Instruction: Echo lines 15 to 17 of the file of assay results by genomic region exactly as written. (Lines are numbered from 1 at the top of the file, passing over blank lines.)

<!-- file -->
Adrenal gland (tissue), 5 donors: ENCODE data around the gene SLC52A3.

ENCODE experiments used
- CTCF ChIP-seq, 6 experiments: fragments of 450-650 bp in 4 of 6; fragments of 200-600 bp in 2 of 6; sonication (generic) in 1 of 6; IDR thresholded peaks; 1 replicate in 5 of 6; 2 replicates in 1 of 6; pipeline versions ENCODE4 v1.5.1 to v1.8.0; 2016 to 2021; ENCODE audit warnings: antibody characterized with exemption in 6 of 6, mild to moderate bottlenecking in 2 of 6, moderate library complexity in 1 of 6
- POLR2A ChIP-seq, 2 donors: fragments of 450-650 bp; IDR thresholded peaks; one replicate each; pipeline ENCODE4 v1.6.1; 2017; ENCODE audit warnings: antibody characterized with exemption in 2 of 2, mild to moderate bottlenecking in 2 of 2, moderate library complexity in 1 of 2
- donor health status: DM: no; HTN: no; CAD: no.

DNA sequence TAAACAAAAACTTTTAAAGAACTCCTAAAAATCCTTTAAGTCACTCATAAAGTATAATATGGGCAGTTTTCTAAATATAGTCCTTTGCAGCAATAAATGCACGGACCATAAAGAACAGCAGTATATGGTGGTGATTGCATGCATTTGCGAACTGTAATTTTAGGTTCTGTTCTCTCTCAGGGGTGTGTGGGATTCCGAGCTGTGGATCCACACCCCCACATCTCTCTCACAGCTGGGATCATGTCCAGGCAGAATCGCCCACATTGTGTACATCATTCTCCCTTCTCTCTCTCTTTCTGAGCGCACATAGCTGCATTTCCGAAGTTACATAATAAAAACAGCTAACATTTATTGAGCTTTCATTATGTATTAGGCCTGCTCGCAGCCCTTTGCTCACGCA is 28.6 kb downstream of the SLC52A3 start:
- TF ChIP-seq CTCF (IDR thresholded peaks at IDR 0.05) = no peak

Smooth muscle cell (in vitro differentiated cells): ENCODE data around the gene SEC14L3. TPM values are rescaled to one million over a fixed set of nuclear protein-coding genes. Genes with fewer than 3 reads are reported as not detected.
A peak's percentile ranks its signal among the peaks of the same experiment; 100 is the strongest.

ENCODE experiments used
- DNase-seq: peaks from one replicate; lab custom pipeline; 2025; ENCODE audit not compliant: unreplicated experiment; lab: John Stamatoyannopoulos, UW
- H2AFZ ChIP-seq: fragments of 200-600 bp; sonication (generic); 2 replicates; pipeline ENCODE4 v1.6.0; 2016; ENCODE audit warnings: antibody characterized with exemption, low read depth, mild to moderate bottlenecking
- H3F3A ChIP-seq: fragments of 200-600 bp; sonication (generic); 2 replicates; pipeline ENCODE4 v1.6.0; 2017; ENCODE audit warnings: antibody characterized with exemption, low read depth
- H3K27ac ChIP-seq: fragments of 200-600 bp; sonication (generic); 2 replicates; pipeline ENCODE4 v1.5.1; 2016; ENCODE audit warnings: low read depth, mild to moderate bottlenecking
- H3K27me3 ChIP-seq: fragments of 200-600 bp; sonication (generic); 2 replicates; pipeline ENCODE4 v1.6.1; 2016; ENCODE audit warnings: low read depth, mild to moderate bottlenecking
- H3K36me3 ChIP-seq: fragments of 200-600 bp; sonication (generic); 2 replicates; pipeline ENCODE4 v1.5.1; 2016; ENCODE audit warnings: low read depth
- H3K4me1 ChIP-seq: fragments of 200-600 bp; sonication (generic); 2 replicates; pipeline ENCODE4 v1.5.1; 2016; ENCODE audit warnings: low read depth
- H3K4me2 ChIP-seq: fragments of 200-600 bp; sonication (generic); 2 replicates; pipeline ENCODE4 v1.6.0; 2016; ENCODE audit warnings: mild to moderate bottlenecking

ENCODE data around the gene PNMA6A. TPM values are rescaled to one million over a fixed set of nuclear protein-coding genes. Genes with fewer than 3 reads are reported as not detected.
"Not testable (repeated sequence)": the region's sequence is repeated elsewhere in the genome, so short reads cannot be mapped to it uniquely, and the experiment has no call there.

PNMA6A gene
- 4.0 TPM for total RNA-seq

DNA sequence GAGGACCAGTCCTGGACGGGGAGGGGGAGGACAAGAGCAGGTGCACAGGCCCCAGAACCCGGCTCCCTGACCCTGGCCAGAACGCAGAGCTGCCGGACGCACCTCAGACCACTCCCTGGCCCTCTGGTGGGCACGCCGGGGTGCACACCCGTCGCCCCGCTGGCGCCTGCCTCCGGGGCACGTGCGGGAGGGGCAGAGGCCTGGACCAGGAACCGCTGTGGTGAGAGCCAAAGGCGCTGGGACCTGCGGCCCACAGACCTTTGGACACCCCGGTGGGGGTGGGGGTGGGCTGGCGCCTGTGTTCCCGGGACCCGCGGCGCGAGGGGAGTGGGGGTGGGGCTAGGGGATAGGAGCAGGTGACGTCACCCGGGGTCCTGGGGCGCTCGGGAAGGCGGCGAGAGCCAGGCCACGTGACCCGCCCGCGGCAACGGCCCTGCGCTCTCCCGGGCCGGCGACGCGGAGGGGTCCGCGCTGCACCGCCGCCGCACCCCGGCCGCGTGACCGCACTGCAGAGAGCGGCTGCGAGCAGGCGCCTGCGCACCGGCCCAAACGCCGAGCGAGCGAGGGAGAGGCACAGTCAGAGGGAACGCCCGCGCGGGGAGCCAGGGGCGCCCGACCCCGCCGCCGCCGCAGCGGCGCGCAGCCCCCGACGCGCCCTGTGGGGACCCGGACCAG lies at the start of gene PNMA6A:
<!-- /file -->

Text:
- H3K27me3 ChIP-seq: fragments of 200-600 bp; sonication (generic); 2 replicates; pipeline ENCODE4 v1.6.1; 2016; ENCODE audit warnings: low read depth, mild to moderate bottlenecking
- H3K36me3 ChIP-seq: fragments of 200-600 bp; sonication (generic); 2 replicates; pipeline ENCODE4 v1.5.1; 2016; ENCODE audit warnings: low read depth
- H3K4me1 ChIP-seq: fragments of 200-600 bp; sonication (generic); 2 replicates; pipeline ENCODE4 v1.5.1; 2016; ENCODE audit warnings: low read depth